PBS Opposes DBS Set-Aside for Noggin


PBS last week asked the Federal Communications Commission
to reject Noggin's request to gain access to direct-broadcast satellite under
public-service set-aside requirements.

Commercial-free Noggin -- the product of a partnership
between Children's Television Workshop and Nickelodeon -- had asked the FCC to
determine its eligibility for DBS set-asides.

Last fall, the FCC ruled that DBS providers DirecTV Inc.
and EchoStar Communications Corp. must set aside at least 4 percent of their channel
capacity for commercial-free, public-interest programming of an educational or
informational nature.

PBS raised concerns that Noggin might one day include
advertising in its format, and it asked the FCC to enforce a prohibition of commercials on
any set-asides.

"We're as commercial-free as you can possibly
be," Noggin general manager Tom Ascheim said last Friday. Noggin has written into its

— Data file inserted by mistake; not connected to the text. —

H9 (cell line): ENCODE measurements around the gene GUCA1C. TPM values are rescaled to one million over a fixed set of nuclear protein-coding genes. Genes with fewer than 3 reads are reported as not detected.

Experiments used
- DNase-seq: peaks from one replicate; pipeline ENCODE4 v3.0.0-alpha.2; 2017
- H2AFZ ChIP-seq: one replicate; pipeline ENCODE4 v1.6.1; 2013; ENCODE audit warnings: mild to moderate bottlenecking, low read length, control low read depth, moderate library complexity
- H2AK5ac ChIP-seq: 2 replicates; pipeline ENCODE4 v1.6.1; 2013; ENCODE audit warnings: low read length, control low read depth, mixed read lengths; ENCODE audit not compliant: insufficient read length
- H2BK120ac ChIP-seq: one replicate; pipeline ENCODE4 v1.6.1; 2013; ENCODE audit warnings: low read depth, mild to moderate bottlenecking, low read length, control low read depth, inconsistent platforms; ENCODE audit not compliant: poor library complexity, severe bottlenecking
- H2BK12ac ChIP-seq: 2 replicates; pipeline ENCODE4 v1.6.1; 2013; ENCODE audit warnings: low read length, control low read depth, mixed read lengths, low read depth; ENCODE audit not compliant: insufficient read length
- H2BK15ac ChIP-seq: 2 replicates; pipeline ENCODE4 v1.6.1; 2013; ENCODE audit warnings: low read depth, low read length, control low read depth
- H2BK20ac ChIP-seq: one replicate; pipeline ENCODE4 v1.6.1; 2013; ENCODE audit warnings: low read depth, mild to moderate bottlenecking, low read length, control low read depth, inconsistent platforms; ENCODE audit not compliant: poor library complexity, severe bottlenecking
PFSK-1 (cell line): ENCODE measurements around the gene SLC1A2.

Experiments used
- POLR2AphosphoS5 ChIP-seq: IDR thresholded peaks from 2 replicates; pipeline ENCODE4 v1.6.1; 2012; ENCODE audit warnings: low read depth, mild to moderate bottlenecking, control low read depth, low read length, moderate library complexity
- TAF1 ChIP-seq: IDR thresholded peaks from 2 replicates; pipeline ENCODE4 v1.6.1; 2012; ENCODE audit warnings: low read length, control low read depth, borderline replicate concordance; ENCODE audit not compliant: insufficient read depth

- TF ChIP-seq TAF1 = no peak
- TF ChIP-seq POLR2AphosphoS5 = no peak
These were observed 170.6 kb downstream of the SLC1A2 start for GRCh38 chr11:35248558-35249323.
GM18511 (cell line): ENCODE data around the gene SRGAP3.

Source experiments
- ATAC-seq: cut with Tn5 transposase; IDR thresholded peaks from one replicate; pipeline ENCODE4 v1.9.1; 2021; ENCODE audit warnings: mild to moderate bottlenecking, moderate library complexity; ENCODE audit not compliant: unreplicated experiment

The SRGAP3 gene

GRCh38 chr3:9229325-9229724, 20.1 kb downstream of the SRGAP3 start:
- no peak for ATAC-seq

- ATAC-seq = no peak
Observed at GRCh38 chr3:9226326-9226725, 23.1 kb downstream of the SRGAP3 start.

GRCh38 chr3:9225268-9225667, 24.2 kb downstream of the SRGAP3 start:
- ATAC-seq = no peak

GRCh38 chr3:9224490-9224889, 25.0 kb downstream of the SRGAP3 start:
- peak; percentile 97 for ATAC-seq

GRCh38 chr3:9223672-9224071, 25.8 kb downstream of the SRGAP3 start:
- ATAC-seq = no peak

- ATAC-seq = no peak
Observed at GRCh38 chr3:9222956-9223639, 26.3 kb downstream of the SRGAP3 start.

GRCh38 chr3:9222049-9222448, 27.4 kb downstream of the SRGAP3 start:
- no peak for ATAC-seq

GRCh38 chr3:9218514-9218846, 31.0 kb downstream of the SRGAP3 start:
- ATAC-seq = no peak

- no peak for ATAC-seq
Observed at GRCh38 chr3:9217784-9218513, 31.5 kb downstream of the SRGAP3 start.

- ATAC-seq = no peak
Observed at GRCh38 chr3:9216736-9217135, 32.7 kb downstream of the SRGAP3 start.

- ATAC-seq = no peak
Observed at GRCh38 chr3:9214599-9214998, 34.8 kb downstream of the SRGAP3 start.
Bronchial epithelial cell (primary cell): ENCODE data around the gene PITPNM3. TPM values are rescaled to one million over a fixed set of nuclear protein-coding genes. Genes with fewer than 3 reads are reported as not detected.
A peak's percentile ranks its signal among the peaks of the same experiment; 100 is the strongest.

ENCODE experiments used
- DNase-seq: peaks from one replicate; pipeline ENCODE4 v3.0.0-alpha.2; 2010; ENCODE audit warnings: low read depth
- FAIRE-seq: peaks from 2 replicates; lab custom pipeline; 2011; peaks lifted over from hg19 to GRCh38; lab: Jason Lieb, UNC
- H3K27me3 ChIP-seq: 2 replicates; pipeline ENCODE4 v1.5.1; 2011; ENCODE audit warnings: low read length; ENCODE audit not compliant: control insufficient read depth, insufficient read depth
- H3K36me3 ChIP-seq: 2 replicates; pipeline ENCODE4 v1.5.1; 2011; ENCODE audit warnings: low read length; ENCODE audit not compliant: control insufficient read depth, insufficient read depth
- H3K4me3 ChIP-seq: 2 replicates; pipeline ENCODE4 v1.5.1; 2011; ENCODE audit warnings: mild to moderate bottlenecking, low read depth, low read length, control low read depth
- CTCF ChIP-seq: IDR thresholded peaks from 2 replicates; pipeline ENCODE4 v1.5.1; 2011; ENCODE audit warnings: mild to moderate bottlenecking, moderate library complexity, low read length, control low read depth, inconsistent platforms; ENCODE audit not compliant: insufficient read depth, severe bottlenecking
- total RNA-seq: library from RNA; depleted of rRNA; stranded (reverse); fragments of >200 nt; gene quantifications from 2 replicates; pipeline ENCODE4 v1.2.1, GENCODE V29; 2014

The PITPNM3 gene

charter and its 10-year business plan that it will not run ads on-air.

"If for some unforeseen reason we do add commercials,
we'd be happy to no longer qualify" for the set-asides, Ascheim added.

Nickelodeon parent Viacom Inc. "is a multinational,
multibillion-dollar company," PBS associate director of corporate communications Dara
Goldberg said. "They don't deserve [set-aside] protection."

Goldberg added, "4 percent is a very small
number," translating to only six out of 150 channels, for example. PBS believes those
channels should be reserved for universities and other nonprofit ventures, she said.

Noggin currently has carriage on EchoStar's "Top
100" Dish Network package, but not its more basic "Top 40" package. DirecTV
does not carry Noggin.

Without eligibility under the DBS set-aside rules, Noggin
would have a harder time getting carriage, Ascheim predicted. Channel capacity on DBS is
becoming competitive just as it is on cable, he added. Providers tend to look for
advertising avails and marketing support when determining which new channels to add.

"We are in the business of trying to provide
high-quality, commercial-free programming to the kids of America," Ascheim said.
"The more of that there is, the better off everybody would be."

Another cable programmer, BET Holdings Inc. chairman and
CEO Robert L. Johnson, earlier came forward to propose that DBS carriers back a
public-affairs channel devoted to the interests of African Americans, in much the same way
that the cable industry created C-SPAN.